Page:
Wed 27 May 2015
It is part of our culture, our daily practices, perhaps even our DNA: the desire to do things faster, easier, and with minimal sacrifice. Let’s face it. We want shortcuts.
While finding a quicker route to the grocery store can help us save time and even gas money, when we try to take shortcuts to self-improvement, we often end up spending more and gaining less. One sad example of this is in addiction. The desire to find the quick fix is the prime reason why addicts too frequently find themselves in relapse. They believe they can overcome their addiction in 7, 30 or 120 days. In other words, they want a shortcut.
A recent study found that 56% of people who went to a treatment program for addiction did not engage in any type of aftercare or on-going support program. Other studies have shown that addicts who do not seek support relapse very quickly – perhaps as many as 90% within the first 90 days after treatment. Even those most willing to give up their addiction have a hard time accepting that addiction has no “cure.”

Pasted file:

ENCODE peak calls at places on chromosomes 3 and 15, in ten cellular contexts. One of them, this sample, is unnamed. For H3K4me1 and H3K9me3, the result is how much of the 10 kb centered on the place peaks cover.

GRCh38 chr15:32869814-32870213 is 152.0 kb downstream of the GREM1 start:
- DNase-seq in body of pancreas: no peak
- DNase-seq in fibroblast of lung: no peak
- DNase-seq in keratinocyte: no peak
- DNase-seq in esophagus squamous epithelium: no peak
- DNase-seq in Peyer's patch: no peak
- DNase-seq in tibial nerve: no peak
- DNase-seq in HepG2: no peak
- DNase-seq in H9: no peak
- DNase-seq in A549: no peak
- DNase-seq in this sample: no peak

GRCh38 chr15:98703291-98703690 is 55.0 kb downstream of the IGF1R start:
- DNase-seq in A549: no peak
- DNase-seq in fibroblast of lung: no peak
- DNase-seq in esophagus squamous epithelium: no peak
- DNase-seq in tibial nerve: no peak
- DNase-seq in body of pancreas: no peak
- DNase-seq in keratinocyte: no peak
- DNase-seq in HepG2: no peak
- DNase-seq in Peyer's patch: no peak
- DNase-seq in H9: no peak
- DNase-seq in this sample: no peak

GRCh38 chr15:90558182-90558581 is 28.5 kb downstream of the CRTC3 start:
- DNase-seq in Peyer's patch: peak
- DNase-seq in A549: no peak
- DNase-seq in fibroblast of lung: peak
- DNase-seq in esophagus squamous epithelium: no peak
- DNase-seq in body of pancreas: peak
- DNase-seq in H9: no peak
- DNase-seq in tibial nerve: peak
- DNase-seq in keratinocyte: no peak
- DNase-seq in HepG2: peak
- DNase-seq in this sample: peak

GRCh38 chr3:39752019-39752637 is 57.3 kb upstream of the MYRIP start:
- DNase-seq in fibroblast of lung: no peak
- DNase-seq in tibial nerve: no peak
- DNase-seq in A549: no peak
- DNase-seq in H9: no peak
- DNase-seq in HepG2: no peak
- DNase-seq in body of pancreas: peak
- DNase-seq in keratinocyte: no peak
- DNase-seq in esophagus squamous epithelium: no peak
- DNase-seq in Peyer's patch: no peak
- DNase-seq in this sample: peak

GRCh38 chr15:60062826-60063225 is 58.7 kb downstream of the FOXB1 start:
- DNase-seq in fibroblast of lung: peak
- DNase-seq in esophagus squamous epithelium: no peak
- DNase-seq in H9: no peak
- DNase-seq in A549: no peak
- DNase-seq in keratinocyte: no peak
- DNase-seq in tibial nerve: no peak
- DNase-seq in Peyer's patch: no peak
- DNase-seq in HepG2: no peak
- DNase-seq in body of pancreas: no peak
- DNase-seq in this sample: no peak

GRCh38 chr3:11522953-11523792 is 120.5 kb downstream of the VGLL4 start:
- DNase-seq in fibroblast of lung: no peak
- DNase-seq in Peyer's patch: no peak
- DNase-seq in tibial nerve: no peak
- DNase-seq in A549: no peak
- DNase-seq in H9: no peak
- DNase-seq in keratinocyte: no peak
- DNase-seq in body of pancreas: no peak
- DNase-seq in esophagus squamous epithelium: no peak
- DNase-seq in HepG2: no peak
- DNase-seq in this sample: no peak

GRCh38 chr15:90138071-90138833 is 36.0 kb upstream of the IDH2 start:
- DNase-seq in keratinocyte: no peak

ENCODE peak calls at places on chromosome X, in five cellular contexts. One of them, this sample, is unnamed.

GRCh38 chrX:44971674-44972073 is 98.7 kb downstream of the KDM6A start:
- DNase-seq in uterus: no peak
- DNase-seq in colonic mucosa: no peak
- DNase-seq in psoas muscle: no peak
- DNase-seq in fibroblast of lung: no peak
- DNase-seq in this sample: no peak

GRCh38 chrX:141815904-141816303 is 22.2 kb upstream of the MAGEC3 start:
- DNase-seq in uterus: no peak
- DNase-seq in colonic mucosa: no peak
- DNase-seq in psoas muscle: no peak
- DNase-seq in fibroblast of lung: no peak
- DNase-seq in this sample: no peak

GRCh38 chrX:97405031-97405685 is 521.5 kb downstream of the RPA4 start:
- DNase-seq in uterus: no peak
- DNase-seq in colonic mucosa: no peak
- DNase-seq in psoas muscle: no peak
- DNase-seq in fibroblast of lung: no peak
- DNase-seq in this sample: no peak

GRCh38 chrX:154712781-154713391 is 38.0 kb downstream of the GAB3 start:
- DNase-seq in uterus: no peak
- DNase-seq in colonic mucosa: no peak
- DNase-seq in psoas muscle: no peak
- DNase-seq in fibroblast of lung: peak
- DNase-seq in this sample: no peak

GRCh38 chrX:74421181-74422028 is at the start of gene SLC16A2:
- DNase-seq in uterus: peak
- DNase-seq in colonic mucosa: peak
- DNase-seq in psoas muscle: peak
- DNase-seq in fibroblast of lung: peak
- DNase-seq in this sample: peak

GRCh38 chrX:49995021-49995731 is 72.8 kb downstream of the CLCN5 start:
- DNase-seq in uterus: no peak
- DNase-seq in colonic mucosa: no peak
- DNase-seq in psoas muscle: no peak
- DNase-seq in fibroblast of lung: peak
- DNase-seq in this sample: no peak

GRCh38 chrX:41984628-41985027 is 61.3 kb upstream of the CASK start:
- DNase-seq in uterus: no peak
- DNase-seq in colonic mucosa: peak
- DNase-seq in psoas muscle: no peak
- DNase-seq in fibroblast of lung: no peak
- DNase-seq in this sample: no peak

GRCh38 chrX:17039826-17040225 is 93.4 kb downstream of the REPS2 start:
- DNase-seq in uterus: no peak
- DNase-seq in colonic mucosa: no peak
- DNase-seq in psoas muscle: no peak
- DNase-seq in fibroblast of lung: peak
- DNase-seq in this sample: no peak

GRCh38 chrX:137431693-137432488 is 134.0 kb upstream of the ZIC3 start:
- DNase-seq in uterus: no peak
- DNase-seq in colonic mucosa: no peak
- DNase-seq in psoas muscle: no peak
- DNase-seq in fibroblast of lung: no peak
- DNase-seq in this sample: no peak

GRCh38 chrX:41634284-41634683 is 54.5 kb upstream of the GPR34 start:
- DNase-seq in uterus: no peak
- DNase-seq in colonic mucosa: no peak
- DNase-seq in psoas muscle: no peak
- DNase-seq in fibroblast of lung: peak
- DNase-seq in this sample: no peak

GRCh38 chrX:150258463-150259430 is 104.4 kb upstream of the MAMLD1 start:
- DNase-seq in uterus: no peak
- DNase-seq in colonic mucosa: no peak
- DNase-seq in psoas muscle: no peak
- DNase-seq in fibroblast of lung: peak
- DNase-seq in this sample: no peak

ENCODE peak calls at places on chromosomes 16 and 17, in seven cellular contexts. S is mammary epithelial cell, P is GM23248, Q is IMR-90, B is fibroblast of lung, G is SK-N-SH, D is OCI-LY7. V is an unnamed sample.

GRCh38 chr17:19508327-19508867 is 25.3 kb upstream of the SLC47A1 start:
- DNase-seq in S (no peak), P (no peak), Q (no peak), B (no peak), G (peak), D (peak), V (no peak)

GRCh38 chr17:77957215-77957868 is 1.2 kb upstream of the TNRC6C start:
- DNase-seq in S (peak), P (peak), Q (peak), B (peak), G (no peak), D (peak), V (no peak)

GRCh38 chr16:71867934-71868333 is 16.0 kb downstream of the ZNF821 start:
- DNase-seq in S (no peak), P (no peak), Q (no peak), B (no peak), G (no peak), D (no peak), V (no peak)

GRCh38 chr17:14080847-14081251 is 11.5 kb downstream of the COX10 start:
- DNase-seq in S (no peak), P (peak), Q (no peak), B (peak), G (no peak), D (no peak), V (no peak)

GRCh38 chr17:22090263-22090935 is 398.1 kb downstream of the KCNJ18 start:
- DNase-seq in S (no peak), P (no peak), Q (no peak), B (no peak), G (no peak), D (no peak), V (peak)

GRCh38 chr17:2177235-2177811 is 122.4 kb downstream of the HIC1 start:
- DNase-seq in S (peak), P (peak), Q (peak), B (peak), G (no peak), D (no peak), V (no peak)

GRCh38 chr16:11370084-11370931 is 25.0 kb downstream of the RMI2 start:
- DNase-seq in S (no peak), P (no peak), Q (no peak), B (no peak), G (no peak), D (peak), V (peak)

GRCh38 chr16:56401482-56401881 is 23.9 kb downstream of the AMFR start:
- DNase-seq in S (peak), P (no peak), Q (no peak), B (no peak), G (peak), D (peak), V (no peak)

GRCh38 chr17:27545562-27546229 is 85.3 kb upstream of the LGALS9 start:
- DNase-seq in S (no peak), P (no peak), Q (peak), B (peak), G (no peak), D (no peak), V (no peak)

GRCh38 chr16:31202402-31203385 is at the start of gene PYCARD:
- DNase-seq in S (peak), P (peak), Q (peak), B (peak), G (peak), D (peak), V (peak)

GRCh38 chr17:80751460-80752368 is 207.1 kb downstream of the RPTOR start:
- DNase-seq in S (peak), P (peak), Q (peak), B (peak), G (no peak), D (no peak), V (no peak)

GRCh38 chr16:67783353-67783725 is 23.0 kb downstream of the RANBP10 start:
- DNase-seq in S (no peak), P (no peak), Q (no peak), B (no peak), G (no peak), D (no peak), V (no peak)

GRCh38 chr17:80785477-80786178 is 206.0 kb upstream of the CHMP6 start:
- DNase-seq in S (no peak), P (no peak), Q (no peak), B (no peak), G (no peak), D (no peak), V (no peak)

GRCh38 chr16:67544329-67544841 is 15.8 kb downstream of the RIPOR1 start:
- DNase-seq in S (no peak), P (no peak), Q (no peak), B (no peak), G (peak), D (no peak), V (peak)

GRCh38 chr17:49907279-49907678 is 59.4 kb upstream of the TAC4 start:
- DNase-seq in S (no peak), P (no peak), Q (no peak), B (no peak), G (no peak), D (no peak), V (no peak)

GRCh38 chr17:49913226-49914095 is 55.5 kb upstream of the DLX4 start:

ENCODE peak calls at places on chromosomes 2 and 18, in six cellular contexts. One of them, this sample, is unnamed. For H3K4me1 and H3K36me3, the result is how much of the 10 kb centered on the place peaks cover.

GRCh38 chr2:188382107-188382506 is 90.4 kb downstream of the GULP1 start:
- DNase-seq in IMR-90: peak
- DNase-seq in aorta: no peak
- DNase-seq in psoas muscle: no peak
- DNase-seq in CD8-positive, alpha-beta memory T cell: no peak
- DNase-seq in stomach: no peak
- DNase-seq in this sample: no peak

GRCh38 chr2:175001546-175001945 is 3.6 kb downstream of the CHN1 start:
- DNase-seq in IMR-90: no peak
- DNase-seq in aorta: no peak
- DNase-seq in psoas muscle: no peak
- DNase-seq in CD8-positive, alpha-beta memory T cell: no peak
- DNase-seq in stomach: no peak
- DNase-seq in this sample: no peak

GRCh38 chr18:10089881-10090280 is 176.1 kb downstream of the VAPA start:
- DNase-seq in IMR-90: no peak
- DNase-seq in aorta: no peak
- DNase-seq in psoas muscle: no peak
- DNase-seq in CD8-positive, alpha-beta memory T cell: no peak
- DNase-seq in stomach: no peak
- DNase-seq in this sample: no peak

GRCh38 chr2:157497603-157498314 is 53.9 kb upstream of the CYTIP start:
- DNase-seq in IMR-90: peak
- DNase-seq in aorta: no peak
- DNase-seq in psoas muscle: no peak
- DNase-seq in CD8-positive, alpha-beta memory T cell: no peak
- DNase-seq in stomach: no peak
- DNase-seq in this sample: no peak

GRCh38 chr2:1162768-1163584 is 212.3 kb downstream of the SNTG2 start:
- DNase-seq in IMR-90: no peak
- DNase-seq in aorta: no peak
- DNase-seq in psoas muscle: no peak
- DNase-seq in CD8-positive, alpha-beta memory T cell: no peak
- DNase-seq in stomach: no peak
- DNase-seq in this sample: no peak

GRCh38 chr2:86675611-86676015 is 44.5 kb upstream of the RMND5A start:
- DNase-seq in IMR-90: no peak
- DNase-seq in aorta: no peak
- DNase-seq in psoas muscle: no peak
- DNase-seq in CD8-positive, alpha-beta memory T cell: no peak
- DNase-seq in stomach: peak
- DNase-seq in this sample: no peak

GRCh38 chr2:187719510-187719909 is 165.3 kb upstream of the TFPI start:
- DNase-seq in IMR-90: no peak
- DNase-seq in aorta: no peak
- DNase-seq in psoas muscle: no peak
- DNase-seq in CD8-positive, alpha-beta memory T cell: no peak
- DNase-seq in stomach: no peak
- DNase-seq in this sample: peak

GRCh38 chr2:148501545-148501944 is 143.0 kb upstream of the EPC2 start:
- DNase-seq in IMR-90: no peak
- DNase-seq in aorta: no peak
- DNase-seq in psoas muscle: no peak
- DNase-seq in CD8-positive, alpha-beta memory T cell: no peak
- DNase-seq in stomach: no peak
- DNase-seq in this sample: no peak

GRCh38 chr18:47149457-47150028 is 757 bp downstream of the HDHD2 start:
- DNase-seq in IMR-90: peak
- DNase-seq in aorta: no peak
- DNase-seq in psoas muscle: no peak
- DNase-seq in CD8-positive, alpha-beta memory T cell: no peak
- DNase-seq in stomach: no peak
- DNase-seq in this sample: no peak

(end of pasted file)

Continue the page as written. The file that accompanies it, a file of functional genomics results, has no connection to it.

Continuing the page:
In my experience, families often suffer the same misconception. When addicts undergo positive changes during the early weeks of treatment, families rejoice to see a “return of the person they loved.” Too often, they assume the changes will be permanent and thus fail to provide strong support for the on-going work required of recovery. Consequently, they are devastated when relapse occurs and addiction again raises its ugly head.
The harsh reality is that recovery from addiction takes hard work and a lifelong commitment. It is a process, not a destination. The addict or alcoholic must keep striving to manage or overcome the emotions, tendencies, and triggers that invite relapse. Recovery is like trying to walk up the down escalator. If you stop, even for a short time, you are quickly in the basement again.
St. Joseph Institute makes every effort to help addicts find and join a good post-treatment recovery program, whether in the form of support groups, counseling, a sponsor, or sober fun. The only post-treatment choice that does not work is the one in which nothing changes, in which the addict picks up life where he or she left off, hoping that permanent recovery has been achieved. The addicted person and his or her family and friends will all be in a better place when they accept that addiction is a chronic disease – and that recovery does not come with shortcuts.
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